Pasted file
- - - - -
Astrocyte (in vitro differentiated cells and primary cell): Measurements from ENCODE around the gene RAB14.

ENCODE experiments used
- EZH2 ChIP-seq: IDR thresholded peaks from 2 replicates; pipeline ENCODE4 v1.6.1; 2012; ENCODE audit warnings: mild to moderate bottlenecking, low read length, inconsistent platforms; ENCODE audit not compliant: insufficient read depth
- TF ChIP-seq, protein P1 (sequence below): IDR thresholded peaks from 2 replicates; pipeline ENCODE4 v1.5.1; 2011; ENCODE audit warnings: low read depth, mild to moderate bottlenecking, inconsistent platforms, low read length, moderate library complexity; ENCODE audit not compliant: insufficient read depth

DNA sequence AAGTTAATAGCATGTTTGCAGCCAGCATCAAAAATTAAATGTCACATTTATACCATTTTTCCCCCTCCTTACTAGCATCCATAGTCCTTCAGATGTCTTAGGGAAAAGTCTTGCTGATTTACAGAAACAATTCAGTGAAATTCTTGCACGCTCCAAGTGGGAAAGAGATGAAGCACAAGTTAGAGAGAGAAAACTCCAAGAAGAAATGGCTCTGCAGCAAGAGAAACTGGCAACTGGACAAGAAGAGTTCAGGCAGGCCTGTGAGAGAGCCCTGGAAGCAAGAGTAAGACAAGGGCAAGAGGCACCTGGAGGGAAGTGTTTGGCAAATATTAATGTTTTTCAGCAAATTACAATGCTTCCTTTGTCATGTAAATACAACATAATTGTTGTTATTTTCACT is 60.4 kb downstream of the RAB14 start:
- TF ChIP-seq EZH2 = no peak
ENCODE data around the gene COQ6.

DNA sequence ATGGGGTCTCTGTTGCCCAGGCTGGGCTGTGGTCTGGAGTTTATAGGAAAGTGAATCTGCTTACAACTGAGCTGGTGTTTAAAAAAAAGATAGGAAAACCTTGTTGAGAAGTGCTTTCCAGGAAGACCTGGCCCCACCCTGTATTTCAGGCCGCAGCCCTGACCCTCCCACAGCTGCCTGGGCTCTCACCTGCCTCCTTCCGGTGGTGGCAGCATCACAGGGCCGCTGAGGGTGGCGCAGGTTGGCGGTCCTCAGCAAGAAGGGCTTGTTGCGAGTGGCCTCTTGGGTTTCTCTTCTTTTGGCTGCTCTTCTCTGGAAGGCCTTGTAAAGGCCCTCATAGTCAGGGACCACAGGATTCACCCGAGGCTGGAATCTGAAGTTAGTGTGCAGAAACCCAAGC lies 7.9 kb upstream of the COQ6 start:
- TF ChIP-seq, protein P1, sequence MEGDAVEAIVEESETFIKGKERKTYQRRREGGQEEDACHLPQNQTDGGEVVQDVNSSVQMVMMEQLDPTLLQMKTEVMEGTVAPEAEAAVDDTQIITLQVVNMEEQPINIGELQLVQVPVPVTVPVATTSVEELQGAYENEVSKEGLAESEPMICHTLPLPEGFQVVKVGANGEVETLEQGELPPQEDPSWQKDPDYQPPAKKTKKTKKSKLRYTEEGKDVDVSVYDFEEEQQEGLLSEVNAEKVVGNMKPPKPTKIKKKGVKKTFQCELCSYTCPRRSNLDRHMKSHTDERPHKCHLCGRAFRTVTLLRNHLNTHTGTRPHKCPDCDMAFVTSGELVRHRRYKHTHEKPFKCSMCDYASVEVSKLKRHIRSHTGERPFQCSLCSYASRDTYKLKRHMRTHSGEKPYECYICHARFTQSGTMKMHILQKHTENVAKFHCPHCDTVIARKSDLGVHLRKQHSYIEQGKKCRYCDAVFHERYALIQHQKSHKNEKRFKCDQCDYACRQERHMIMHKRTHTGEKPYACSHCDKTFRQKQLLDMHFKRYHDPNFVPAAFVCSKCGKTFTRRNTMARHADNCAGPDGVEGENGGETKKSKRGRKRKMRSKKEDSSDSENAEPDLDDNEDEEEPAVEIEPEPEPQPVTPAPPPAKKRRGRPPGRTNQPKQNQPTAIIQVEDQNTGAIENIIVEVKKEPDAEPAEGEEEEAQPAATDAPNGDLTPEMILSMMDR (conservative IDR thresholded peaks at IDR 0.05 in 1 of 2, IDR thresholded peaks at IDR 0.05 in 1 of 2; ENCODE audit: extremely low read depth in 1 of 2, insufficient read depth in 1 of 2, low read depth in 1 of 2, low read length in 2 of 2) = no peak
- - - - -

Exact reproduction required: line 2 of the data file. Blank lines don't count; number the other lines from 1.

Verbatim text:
ENCODE experiments used